MUSKEGON, MI – Selfmade Italian meals is a labor of like at Teddy Spaghettis in Muskegon.
Owned by Ted Cerniglia and his daughter Francesca Giddings, Teddy Spaghettis serves reliable Italian food handcrafted from family members recipes that day back virtually a century.
“It’s our way of sharing our spouse and children heritage. We just enjoy to cook, so if we weren’t executing it in this ability, we’d just be undertaking it at home,” claimed Giddings.
The Muskegon restaurant traces its historical past back again to 1939 when Cerniglia’s grandparents opened a cafe in Rockford, Illinois. Cerniglia branched out in 1986 when he opened the Pine-Apple Café on the corner of Pine Street and Apple Avenue in downtown Muskegon.
In 2009, Teddy Spaghettis opened at 3032 Heights Ravenna Road the place prospects can dine beneath an ivy-draped trellis in the Italian cafe fashion dining space.
It serves a strong menu of pastas, pizzas, calzones, salads and far more with recipes stemming from loved ones cookbooks embellished with handwritten notes and recipes handed down through generations.
“We just took all of that, realized and put in a long time perfecting it,” said Cerniglia.
A staple dish of lasagna is layered with built-from-scratch meatballs, 6 cheeses and spaghetti sauce for $11.75.
Household of the toasted ravioli, Teddy Spaghettis serves stuffed ravioli tossed in breadcrumbs, deep fried and topped with sauce for $9.95 or a grande serving for $13.95.
“For me there is nothing at all greater than anyone coming in, having a food and, quickly, we get to see the fruits of our labor,” Cerniglia stated.
Cerniglia suggests they offer “many signature items” but the Rage of Rome is one of a kind to Muskegon County. A dish of penne noodles smothered in spicy vodka sauce can be tasted for $9.99.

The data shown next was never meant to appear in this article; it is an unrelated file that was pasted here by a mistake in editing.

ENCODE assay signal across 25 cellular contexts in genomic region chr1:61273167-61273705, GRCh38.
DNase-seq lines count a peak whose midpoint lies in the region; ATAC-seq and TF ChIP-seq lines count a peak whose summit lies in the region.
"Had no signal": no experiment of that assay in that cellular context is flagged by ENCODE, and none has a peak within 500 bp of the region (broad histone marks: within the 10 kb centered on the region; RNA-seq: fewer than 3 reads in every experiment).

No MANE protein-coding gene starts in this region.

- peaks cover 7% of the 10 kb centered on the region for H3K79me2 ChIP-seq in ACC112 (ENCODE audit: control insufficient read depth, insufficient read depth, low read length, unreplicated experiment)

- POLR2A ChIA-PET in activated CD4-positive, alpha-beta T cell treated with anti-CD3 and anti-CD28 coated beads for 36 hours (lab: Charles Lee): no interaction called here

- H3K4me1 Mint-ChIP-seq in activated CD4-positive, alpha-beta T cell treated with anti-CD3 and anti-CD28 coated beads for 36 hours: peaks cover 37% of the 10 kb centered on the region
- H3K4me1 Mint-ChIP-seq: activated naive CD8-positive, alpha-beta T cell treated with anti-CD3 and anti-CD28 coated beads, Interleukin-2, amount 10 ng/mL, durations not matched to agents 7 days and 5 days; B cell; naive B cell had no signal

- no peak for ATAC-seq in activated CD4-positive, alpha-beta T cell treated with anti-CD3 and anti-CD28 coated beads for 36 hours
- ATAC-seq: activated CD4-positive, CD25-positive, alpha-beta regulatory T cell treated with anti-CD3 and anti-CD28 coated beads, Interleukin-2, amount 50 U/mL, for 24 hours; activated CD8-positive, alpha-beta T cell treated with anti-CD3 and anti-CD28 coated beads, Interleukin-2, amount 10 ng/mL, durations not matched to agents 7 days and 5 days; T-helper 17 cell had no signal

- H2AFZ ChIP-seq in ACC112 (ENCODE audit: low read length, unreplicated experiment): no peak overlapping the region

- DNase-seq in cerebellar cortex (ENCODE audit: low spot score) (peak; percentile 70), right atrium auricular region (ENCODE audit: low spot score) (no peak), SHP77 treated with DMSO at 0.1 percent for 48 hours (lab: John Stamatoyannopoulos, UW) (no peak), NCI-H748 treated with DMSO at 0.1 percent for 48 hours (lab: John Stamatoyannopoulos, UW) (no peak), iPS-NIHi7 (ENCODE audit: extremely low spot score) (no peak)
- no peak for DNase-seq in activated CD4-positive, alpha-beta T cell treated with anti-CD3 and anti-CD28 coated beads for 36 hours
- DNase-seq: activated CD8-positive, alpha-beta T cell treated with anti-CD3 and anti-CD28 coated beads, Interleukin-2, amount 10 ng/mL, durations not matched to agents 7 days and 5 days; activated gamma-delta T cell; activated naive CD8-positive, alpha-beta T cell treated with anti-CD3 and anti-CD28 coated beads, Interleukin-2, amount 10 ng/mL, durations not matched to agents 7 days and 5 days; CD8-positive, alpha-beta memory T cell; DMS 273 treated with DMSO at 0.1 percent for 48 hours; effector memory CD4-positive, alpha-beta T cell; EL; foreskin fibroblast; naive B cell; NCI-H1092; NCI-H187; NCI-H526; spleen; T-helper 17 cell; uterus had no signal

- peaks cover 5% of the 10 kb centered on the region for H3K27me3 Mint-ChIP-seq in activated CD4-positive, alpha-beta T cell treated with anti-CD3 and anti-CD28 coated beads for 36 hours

“You can get vodka sauces, but you simply cannot get a person like this,” explained Cerniglia.
Giddings joined Teddy Spaghettis entire-time soon after graduating from Aquinas College or university with a business degree a few decades ago. The youngest of 5 kids, Giddings commenced washing dishes at the age of 10 and knew by sixth quality she preferred to run the cafe.
“As Italians, we emote with food stuff so every thing we do is sort of close to foods. Which is what brings our family alongside one another,” she claimed.
Giddings tracked down archival photos of her spouse and children and shown them through the cafe to show the historical past behind the handcrafted dishes.
Cerniglia states the cafe is about “more than food” by carrying on the relatives legacy.
“The people that arrived before us,” he said. “We’re very pleased to continue to keep that tradition going and offering it to a community that responds to it.”
Teddy Spaghettis is open Monday through Thursday from 11 a.m. to 8 p.m., Friday and Saturday from 11 a.m. to 9 p.m. and closed on Sundays.
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